Spring just around the corner! Pet parents must start thinking about what extra support their pet might need, because just like humans, pets too can experience seasonal allergies or threats.

From plant and flower safety to allergies and pet sunscreen, PETstock vet Dr Alison Kemp has compiled these spring pet care tips to keep our four-legged friends safe from any spring related illnesses, bites, or irritations.

Spring pet care tips 

1. Plant and flower safety – Many Aussie pet parents have also adopted the ‘plant parent’ phrase and are likely to purchase or grow more plants during spring, but several of the most popular household plant and flower species can be toxic and even fatal to pets. There are many non-toxic options safe for both dogs and cats, these include Blue Echeveria, Burro’s Tail, Bamboo, and Ponytail Palm.  Symptoms of plant or flower poisoning include vomiting, diarrhea, depression, or other abnormal behavior, seizures, excessive drooling, or weakness. If you suspect that your pet has ingested a poisonous plant or flower, please contact your vet immediately.

Pets4Life has more information on cats and toxic plants or dogs and toxic plants.

2. Spring allergies – Just like humans, pets can also experience seasonal allergies. Allergies occur when a pet’s immune system identifies something in the environment as threatening or dangerous. Common springtime allergens for pets include grass, weed and tree pollens, dust and mold.  Most symptoms include sensitive skin (red or irritated skin), bald or thinning patches of the fur, itchy and smelly ears, and excessive licking of an areas on their body. If your pet does suffer from seasonal allergies, ensure you don’t over-groom them and irritate their skin further and always use a gentle pet formulated shampoo. For further advice on treating your pets’ allergies, please speak to your local vet.

3. Fleas & ticks – Fleas and ticks are common in Australia and can make your pet dangerously ill. Ensure all cats and dogs in your household have been treated with the correct flea and tick protection before allowing them out in the yard. Consistency is key, so be sure you treat your pet now and continue monthly applications throughout the rest of the year.

4. Snake bites – Now that winter is behind us, our scaly friends will be starting to make an appearance. Pet owners should always be on the lookout for snakes, which like to sunbathe on warm days, particularly on warm rocks.  Inquisitive dogs not keeping a safe distance may get bitten, so keep an eye on your buddy and monitor them for signs of a snake bite including lethargy, wobbliness, drooling, and vomiting.  If you suspect your pet has been bitten by a snake it’s essential to seek emergency hospital care immediately.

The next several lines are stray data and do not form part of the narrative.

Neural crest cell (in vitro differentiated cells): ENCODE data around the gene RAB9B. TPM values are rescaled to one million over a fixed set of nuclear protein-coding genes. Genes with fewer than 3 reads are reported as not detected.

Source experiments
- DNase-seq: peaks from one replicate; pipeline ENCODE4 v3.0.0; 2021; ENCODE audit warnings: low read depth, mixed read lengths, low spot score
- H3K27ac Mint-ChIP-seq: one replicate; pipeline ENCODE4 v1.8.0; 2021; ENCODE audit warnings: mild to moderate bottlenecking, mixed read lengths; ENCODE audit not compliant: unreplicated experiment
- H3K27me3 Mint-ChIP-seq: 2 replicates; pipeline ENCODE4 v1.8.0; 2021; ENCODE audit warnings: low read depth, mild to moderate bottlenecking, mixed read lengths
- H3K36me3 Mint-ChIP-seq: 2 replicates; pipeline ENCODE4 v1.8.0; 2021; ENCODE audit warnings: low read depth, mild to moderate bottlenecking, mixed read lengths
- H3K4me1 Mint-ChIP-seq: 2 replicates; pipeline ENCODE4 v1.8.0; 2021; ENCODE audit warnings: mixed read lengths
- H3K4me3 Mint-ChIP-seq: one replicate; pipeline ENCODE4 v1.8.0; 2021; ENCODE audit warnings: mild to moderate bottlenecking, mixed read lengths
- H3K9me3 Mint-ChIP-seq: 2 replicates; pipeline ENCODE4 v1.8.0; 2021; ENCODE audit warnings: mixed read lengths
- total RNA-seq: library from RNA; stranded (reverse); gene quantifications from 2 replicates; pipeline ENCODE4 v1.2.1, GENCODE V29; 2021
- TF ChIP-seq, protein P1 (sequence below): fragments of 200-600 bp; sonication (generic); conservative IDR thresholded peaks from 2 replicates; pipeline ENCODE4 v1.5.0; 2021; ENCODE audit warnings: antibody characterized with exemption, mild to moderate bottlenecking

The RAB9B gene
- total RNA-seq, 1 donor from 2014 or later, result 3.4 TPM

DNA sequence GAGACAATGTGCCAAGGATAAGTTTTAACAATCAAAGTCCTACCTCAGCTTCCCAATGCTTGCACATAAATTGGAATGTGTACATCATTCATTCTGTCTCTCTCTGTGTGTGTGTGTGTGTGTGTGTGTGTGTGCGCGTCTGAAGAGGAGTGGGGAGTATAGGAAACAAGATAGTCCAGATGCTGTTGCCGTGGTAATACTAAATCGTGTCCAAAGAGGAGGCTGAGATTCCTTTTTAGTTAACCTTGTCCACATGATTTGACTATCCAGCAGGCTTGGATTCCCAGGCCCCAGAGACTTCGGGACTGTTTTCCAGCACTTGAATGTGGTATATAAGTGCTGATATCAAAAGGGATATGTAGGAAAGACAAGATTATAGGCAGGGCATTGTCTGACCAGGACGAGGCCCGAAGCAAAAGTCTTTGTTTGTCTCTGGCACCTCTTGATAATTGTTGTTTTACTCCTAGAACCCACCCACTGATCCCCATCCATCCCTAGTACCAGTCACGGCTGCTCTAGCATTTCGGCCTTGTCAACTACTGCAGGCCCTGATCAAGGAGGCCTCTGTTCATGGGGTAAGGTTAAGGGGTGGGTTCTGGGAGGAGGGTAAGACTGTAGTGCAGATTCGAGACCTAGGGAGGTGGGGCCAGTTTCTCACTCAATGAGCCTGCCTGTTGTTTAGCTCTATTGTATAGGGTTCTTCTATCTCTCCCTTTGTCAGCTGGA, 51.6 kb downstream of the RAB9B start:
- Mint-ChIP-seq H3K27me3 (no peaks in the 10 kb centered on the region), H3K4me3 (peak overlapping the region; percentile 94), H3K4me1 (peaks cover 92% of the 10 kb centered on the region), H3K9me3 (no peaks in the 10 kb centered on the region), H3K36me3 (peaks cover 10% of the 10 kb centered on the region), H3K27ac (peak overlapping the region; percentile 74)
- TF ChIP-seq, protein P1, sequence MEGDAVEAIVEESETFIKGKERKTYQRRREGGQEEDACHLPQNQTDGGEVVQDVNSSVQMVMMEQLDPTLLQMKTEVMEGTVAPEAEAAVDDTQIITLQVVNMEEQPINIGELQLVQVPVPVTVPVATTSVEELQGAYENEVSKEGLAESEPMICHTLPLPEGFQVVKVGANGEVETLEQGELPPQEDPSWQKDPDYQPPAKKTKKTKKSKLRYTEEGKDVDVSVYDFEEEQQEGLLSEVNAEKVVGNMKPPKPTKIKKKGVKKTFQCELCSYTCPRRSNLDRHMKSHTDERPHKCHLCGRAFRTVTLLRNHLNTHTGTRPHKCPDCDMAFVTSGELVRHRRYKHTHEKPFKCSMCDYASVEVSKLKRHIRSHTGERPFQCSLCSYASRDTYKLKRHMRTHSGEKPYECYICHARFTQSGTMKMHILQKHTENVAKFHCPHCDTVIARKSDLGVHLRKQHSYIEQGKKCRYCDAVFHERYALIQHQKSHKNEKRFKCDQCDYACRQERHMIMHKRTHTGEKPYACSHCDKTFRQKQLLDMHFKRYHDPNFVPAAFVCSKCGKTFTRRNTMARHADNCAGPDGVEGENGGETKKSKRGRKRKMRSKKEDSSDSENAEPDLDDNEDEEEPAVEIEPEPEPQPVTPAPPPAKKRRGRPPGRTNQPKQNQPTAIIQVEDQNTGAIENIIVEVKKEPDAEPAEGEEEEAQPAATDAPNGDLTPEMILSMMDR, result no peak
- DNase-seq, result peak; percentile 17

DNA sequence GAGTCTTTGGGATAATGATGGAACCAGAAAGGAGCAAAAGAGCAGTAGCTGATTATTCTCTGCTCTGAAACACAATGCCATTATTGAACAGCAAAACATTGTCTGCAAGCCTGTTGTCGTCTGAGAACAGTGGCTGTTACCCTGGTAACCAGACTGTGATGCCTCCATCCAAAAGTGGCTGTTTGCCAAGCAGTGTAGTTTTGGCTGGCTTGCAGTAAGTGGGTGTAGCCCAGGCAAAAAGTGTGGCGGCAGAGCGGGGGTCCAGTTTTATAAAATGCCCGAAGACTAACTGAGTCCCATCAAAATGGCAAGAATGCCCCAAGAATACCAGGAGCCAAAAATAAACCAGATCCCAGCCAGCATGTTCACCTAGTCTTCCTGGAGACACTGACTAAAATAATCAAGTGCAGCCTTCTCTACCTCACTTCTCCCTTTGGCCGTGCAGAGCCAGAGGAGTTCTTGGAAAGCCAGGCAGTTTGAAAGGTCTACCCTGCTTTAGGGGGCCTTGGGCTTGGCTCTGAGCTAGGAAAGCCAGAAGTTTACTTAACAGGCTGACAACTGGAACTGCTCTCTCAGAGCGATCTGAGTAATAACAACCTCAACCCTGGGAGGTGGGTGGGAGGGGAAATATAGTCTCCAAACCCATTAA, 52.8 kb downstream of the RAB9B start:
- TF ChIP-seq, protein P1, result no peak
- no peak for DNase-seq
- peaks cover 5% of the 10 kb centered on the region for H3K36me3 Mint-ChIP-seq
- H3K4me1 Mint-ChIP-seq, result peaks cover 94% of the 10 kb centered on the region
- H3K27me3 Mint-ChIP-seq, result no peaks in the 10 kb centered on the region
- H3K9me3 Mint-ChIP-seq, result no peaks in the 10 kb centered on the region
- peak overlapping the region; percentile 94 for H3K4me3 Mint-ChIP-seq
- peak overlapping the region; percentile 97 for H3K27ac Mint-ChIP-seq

5. Bee stings – With budding flowers in full swing, bee stings are a common threat pets face, particularly for curious pets that love spending time in the backyard. Just like humans, pets’ physical reactions will differ in severity when stung by a bee. If your pet has been stung and you’re unsure whether they are allergic or not, contact your local vet and describe your pet’s symptoms so they can make an accurate assessment. For pets with allergies to bees, it’s essential they are closely monitored outdoors in the event they succumb to a bee or wasp sting which can be fatal, particularly in small breed animals. If you suspect your pet has been bitten seek vet advice immediately.

6. Microchip, collar, and ID tags – With the weather warming up, pets and owners are likely to take longer walks and visit parks more frequently. Ensuring your pet is microchipped, with up to date details, and wearing their collar and ID tag will help keep them safe if they wander off.

7. Pet sunscreen – Pets with light skin and short or thin hair are particularly prone to sunburn which can lead to skin cancer or other sun-induced skin diseases. Although the sun may feel tame in spring, it’s important that pet owners carry pet sunscreen with them on their daily walks and apply it in the months leading up to summer to decrease their chances of obtaining a fatal skin disease.

8. Spring cleaning – It’s the one time of year that calls for a deep house clean!  When cleaning, ensure you are keeping all chemicals and cleaning products out of your pet’s reach, especially if you are using soap water in a bucket that is easily accessible to pets. If it’s a nice day, opening the windows while you’re cleaning will help prevent your pet from inhaling any harmful chemicals.